Review ·

Presenting the umpteenth example of how the Internet has dramatically altered how we consume music. In 2010 Ruban Nielson, late of the recently disbanded noise-pop group the Mint Chicks, posted a fuzzy psyche-pop tune called “Ffunny Friends” to a Bandcamp page. Within days Nielson’s project, which he had named Unknown Mortal Orchestra, was being praised by high-profile music blogs as the next big mysterious thing. As Nielson explained in an interview with Under the Radar, what was funny about the anonymity that fueled Unknown Mortal Orchestra’s early hype – “who is this? sooo mysterious!” – was that it was unintentional. Nielson hadn’t yet filled out the “bio” part of his Bandcamp page.

 

Nielson’s story says a lot about how the craving for freshness, uniqueness, and anything unconventional plays an outsized role in how music finds its way to listeners these days – if Unknown Mortal Orchestra’s Bandcamp bio had simply read “solo project from ex-Mint Chicks dude,” you could argue it wouldn’t have received the same amount of attention. But all that recedes when the album comes on. Unknown Mortal Orchestra’s self-titled debut sucks you in like a time warp, and the concoction of antique recording techniques, foggy vocals and acid-rock noodling won’t release its hooks until its thirty minutes are over.

 

After the earworm opener of “Ffunny Friends,” which filters a power-pop riff through a wash of distortion and Mark Ronson-esque soul percussion, Unknown Mortal Orchestra tacks to the downbeat minor-key groove of “Bicycle,” then the dashing disco of “Thought Balloon,” and the searing shuffle of “Jello and Juggernauts.” On reflection “Jello and Juggernauts” is the gem of the album – Nielson sounds like Lennon backed by a swamprock Plastic Ono Band, skating over a gorgeous melody and a guitar figure that treads the line between whimsical and profound – but this is the kind of album where nearly every song wants to convince you, and could, that it’s the gem.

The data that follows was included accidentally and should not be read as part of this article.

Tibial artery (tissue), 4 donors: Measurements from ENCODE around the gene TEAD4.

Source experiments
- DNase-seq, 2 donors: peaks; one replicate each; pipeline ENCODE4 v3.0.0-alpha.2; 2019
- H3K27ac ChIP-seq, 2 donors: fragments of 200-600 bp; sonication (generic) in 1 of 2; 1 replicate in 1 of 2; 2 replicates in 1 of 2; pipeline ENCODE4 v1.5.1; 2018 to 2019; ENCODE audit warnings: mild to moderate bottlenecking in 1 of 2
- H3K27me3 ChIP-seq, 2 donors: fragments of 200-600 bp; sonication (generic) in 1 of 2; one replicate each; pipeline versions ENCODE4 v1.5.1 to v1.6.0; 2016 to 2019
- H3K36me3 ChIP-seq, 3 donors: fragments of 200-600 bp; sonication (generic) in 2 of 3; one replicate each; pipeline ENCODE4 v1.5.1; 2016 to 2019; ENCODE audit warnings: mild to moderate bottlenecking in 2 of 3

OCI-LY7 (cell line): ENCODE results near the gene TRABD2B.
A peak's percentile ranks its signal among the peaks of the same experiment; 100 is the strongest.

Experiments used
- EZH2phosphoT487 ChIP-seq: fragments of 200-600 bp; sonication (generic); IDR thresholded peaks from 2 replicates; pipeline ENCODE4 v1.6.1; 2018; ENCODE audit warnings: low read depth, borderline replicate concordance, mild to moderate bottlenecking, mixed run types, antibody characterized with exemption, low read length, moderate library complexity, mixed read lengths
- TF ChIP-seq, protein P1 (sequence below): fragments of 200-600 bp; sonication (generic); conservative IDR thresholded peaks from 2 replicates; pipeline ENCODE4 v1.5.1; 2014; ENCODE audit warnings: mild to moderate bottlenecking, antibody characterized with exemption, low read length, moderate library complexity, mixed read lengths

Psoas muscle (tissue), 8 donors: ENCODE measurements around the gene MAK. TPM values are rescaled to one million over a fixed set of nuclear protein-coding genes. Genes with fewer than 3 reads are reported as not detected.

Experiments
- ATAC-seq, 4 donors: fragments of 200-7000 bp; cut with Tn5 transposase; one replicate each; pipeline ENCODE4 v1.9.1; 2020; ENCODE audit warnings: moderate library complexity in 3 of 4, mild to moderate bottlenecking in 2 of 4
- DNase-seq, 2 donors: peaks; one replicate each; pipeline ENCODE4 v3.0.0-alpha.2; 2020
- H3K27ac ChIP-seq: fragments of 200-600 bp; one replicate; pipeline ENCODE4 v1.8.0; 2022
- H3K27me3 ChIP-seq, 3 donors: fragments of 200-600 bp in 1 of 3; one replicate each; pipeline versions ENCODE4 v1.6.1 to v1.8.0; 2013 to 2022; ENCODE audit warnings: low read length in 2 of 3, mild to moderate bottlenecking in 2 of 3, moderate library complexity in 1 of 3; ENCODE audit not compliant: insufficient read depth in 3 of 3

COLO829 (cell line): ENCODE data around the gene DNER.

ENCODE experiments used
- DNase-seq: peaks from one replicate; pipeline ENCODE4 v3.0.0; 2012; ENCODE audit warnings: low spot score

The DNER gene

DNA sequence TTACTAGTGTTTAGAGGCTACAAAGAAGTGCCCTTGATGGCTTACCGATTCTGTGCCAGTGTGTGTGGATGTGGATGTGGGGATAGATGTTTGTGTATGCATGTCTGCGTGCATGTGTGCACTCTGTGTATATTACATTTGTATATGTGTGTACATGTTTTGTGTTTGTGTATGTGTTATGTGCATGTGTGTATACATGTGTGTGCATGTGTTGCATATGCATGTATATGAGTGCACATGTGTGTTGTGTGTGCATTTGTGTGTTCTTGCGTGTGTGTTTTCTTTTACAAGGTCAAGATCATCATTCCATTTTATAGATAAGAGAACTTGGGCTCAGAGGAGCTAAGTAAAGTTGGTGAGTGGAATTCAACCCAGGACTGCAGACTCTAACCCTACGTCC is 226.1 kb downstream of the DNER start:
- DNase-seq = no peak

Nielson’s two best assets are patience and a sense of space. Unlike other rompers in the psychedelic pop arena like MGMT, who hit the listener with hook after hook and leave no second ungarnished, Unknown Mortal Orchestra builds slowly to its peaks and is careful not to muddle the product. For example, the refrain of “Little Blu House” is so Lionel-Richie sweet that Nielson knows he needs little else to fill the song – just a thin layer of synths and a set of pocket percussion. “Strangers Are Strange” has the same addicting, understated swagger – mini riff, bubble bass, whispered vocals.

 

Unknown Mortal Orchestra has produced the rare indie pop record that seizes you on the first listen but also rewards repeated playing. The former is due to the power of Nielson’s hooks, and the latter to his virtuoso guitar work and intricate production. The veil in front of Nielson’s identity may have been removed, but plenty of mystery and excitement awaits anyone digging into his strange, rich music.

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